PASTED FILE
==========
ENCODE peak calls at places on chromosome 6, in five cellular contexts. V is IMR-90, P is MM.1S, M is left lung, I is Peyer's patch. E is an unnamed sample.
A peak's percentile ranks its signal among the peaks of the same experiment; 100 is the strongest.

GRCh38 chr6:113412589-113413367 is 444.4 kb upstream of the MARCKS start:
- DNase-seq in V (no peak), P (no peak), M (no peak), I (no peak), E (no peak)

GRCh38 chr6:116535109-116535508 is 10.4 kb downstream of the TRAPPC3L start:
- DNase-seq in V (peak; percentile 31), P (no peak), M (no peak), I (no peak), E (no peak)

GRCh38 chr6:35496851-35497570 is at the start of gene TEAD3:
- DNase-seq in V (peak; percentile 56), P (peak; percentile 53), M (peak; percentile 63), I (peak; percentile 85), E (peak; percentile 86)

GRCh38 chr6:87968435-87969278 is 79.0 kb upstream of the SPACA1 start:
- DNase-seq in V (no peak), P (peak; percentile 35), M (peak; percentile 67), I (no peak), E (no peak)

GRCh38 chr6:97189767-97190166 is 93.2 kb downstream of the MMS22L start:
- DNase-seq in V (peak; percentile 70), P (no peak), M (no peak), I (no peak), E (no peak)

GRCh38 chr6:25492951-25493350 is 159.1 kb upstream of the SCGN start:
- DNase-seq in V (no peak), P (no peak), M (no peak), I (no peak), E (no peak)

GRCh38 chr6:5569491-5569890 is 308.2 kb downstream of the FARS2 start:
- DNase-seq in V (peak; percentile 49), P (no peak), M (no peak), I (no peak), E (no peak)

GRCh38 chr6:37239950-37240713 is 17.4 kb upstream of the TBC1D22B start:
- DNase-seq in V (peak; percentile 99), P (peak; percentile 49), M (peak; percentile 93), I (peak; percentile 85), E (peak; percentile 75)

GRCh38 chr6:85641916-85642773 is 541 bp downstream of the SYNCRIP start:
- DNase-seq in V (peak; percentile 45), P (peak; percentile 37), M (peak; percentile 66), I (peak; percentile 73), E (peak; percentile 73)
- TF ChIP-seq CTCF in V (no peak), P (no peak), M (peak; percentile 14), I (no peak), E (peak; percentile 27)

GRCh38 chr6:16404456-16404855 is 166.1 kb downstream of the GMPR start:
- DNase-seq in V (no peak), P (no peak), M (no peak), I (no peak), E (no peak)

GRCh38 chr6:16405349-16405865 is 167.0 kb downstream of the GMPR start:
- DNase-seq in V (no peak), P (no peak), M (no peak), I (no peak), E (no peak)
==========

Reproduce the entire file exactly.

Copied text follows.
ENCODE peak calls at places on chromosome 6, in five cellular contexts. V is IMR-90, P is MM.1S, M is left lung, I is Peyer's patch. E is an unnamed sample.
A peak's percentile ranks its signal among the peaks of the same experiment; 100 is the strongest.

GRCh38 chr6:113412589-113413367 is 444.4 kb upstream of the MARCKS start:
- DNase-seq in V (no peak), P (no peak), M (no peak), I (no peak), E (no peak)

GRCh38 chr6:116535109-116535508 is 10.4 kb downstream of the TRAPPC3L start:
- DNase-seq in V (peak; percentile 31), P (no peak), M (no peak), I (no peak), E (no peak)

GRCh38 chr6:35496851-35497570 is at the start of gene TEAD3:
- DNase-seq in V (peak; percentile 56), P (peak; percentile 53), M (peak; percentile 63), I (peak; percentile 85), E (peak; percentile 86)

GRCh38 chr6:87968435-87969278 is 79.0 kb upstream of the SPACA1 start:
- DNase-seq in V (no peak), P (peak; percentile 35), M (peak; percentile 67), I (no peak), E (no peak)

GRCh38 chr6:97189767-97190166 is 93.2 kb downstream of the MMS22L start:
- DNase-seq in V (peak; percentile 70), P (no peak), M (no peak), I (no peak), E (no peak)

GRCh38 chr6:25492951-25493350 is 159.1 kb upstream of the SCGN start:
- DNase-seq in V (no peak), P (no peak), M (no peak), I (no peak), E (no peak)

GRCh38 chr6:5569491-5569890 is 308.2 kb downstream of the FARS2 start:
- DNase-seq in V (peak; percentile 49), P (no peak), M (no peak), I (no peak), E (no peak)

GRCh38 chr6:37239950-37240713 is 17.4 kb upstream of the TBC1D22B start:
- DNase-seq in V (peak; percentile 99), P (peak; percentile 49), M (peak; percentile 93), I (peak; percentile 85), E (peak; percentile 75)

GRCh38 chr6:85641916-85642773 is 541 bp downstream of the SYNCRIP start:
- DNase-seq in V (peak; percentile 45), P (peak; percentile 37), M (peak; percentile 66), I (peak; percentile 73), E (peak; percentile 73)
- TF ChIP-seq CTCF in V (no peak), P (no peak), M (peak; percentile 14), I (no peak), E (peak; percentile 27)

GRCh38 chr6:16404456-16404855 is 166.1 kb downstream of the GMPR start:
- DNase-seq in V (no peak), P (no peak), M (no peak), I (no peak), E (no peak)

GRCh38 chr6:16405349-16405865 is 167.0 kb downstream of the GMPR start:
- DNase-seq in V (no peak), P (no peak), M (no peak), I (no peak), E (no peak)